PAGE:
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Dalhousie narrowly avoids faculty strike

Faculty at Dalhousie University ratified a new collective agreement with their employer. 

Dalhousie University and the Dalhousie Faculty Association (DFA) reached a tentative agreement after two days of negotiations on Jan. 4 and 5. On Jan. 13, the association announced that the tentative agreement was ratified by DFA members.

The ratification comes after the DFA and Dal came to an impasse last month regarding salary increases and proposed changes to the DFA’s collective agreement with Dal. David Westwood, president of the DFA, said their negotiating team was asking for a pay increase of eight per cent to account for inflation. The association secured that raise, according to a Jan.13 DFA bulletin.

773 DFA members, about 77 per cent of the total membership, voted on the tentative agreement, with 93.4 per cent voting to ratify the new agreement.

Members of the Dalhousie Faculty Association ratified a tentative agreement with Dalhousie University’s negotiators on Dec. 13, after four months of contract negotiations. (Angela Capobianco)

Dal offer initially rejected by DFA

According to a PowerPoint posted to the DFA website and used during the membership meeting, Dal proposed a 6.25 per cent salary increase over four years. This was presented to faculty members on Dec. 12. 

From Dec. 13-15, DFA members voted to move into a strike position after rejecting Dal’s initial offer. Of the 82.2 per cent of DFA members who voted, 92.2 per cent voted to move into position

Westwood said in an interview before conciliation his ideal outcome for conciliation was to bring forward an agreement to the DFA membership.

“You need to share the money with the people who do the work around here,” he added.

Westwood seems to have gotten his ideal outcome and is bringing this tentative agreement with Dal to the roughly 1,000 faculty members the DFA represents

In a news release distributed on Jan. 6, Westwood stated DFA members “sent a strong message in December that they would not accept a contract that undermined fundamental academic and equity principles.”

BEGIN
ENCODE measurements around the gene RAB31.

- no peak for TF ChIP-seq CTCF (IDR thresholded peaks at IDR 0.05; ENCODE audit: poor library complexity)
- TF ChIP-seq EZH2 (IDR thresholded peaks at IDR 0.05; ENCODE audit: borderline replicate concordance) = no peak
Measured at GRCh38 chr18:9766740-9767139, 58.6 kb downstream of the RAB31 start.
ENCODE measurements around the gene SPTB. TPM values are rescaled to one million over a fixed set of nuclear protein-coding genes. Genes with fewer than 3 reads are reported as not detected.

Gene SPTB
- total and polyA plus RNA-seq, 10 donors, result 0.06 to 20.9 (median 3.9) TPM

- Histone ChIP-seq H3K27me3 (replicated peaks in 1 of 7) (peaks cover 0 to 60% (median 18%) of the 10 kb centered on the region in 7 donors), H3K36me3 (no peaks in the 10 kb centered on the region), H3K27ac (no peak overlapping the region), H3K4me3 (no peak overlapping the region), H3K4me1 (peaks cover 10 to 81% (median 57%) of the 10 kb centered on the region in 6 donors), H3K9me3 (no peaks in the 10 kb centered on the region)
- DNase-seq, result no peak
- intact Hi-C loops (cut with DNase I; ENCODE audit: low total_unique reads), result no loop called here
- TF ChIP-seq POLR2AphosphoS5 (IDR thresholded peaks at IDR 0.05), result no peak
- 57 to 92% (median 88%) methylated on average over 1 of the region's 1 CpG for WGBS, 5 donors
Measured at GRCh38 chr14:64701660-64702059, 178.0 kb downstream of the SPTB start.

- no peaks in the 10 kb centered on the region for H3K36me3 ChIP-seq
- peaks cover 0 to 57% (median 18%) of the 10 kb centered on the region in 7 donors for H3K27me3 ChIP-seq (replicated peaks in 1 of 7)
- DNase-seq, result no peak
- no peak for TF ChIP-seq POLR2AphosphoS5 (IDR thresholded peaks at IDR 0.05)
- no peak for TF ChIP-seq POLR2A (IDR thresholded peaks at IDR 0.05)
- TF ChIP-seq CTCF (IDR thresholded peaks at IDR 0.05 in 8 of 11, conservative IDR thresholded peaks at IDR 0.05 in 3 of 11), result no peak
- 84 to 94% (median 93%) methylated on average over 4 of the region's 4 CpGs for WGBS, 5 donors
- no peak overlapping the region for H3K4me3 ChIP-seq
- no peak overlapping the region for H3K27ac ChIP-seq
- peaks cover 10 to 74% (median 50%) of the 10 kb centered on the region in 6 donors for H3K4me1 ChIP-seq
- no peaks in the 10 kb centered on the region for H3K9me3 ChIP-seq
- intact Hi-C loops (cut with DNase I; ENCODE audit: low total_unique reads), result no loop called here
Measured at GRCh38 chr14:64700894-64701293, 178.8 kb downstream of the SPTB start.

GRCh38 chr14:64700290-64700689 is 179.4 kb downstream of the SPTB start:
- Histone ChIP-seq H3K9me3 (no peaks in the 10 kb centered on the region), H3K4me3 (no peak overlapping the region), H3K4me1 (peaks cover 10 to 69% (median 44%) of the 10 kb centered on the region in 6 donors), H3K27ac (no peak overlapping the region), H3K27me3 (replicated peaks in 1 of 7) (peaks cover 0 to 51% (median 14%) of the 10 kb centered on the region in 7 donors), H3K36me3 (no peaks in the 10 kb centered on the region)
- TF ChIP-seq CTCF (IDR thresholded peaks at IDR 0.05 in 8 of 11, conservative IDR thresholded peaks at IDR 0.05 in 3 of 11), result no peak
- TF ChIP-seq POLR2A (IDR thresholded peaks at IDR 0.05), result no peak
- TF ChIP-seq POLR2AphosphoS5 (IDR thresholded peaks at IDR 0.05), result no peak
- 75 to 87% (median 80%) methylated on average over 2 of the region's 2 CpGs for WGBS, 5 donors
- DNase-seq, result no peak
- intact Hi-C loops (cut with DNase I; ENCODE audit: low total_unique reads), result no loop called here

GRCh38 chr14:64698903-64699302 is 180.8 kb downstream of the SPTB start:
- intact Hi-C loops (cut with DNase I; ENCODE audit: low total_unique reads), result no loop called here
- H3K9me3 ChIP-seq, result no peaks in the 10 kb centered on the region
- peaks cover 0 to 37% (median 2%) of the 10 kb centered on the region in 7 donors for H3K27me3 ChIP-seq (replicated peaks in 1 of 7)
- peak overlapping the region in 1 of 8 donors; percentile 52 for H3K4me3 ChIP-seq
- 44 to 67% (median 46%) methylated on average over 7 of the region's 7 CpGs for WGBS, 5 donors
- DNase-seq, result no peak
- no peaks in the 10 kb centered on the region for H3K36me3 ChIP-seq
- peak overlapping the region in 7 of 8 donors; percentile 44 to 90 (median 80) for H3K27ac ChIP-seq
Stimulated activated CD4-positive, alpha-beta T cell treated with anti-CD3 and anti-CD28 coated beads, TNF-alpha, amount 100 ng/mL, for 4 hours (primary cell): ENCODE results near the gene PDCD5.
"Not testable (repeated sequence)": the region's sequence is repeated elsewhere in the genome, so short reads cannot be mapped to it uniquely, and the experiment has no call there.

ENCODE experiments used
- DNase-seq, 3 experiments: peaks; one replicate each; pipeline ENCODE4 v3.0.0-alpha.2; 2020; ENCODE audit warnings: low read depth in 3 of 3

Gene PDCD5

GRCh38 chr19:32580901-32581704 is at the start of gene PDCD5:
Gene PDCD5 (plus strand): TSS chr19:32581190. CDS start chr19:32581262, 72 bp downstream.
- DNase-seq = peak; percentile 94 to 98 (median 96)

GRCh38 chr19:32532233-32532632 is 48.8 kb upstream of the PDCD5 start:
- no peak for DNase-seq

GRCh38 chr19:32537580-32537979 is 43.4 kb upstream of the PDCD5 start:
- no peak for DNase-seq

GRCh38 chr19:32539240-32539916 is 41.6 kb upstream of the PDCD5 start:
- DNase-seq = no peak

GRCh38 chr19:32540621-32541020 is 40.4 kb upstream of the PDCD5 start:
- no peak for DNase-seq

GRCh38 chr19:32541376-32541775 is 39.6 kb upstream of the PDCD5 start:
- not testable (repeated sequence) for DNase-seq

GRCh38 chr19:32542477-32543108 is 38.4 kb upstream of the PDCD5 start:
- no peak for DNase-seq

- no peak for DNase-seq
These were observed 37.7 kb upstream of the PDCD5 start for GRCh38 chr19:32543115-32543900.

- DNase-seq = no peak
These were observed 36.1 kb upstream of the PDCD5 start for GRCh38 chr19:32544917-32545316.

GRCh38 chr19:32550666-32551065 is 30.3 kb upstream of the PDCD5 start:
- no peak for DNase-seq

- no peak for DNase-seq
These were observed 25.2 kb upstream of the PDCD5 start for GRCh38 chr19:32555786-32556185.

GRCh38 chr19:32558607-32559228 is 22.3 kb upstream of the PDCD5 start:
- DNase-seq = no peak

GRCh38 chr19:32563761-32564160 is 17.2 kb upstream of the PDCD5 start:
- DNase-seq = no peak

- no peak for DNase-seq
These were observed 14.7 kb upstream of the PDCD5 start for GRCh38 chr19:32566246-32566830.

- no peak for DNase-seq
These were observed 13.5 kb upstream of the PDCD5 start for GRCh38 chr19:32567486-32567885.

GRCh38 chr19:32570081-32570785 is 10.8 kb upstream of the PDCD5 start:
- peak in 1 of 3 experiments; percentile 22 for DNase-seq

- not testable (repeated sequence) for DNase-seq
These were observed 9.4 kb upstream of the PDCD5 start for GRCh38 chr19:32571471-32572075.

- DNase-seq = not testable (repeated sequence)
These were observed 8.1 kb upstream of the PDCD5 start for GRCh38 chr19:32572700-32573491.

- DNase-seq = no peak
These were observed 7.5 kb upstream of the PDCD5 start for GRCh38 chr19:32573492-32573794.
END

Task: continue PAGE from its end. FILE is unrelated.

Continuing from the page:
“I am pleased that the [Dalhousie Board of Governors] heard this message and responded accordingly.”

Dal’s head negotiator and acting director of staff relations, Marlo Shinyei, was contacted for comment on the negotiations. She did not respond before publication. 

“The details of the tentative deal will be made available once the board and the membership of the DFA have ratified the collective agreement,” said Chris Hattie, Dal’s acting vice-president of human resources, in a news release following the negotiations.

Non-monetary proposals from Dal

According to a November bulletin from the DFA addressing the negotiations, the Dal Board of Governors proposed several non-monetary changes to the DFA’s collective agreement. 

One concern was a proposed change in the “90/10 rule”, which states part-time teachers or non-DFA contract lecturers can teach no more than 10 per cent of classes at Dal. The university’s negotiators proposed to increase the amount of a class non-DFA faculty can teach. The DFA was against this proposed rule change and in order to move forward in negotiations, wanted the proposed change revoked.

Other non-monetary changes that the DFA challenged were proposed restrictions on sabbaticals and tenure, along with changes to a letter of understanding that includes a commitment to replace all tenured faculty members that retire or resign.

For Westwood, the changes to the 90/10 rule could also be connected to the proposed changes in faculty renewal. This could result in less pay for more precarious teaching positions, said Westwood. 

He said he felt that Dal wanted to change the rule to allow contract workers to fill in the spaces made by retiring or resigning full-time professors rather than hiring more full-time, tenure-track professors for this position.

The proposed changes are “part-in-parcel in [Dal’s] interest of saving money,” Westwood said.

In addition to the faculty salary increase, the new collective agreement sees the development of a new teaching stream to replace the current instructor stream for new academics. Details about workloads and methods of teaching are also now outlined in the contracts for professors and instructors.

Westwood stated in a Jan. 13 news release, “while no side ever gets everything they are looking for, this is an agreement that our executive and our membership can stand behind.”


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